According to this report, from the Pew Research Center, cohabitation may influence the economic stability of couples, although this may vary based on education level. Cohabiting adults with a college education have slightly higher household incomes than married, college-educated adults. On the other hand, cohabiting adults without college degrees had significantly lower household incomes than married adults without college degrees. This discrepancy may be explained by differences in dual-earner status among couples. Fewer educated, married couples are dual-earners, most likely since more of them have children. In contrast, children are present more in cohabiting households of uneducated couples, making both groups less likely to be dual earners if they have children. These findings indicate the importance of workforce development, providing reliable and quality care for children of low-income working parents, establishing stable couple and family relationships, and connecting families to these services for overall better economic outcomes among cohabiting, less educated adults.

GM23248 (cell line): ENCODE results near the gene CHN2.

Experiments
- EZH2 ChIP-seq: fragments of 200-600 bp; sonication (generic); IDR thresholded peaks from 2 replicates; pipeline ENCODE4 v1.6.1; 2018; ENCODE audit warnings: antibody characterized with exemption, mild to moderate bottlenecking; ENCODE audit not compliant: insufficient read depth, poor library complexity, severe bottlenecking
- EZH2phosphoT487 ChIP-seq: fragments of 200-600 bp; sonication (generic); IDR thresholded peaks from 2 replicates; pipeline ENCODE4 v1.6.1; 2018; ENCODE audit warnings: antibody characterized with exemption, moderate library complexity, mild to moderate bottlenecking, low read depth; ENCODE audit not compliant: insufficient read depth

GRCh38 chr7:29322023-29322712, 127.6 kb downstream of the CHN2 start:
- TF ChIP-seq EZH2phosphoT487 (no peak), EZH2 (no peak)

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Living Together: The Economics of Cohabitation.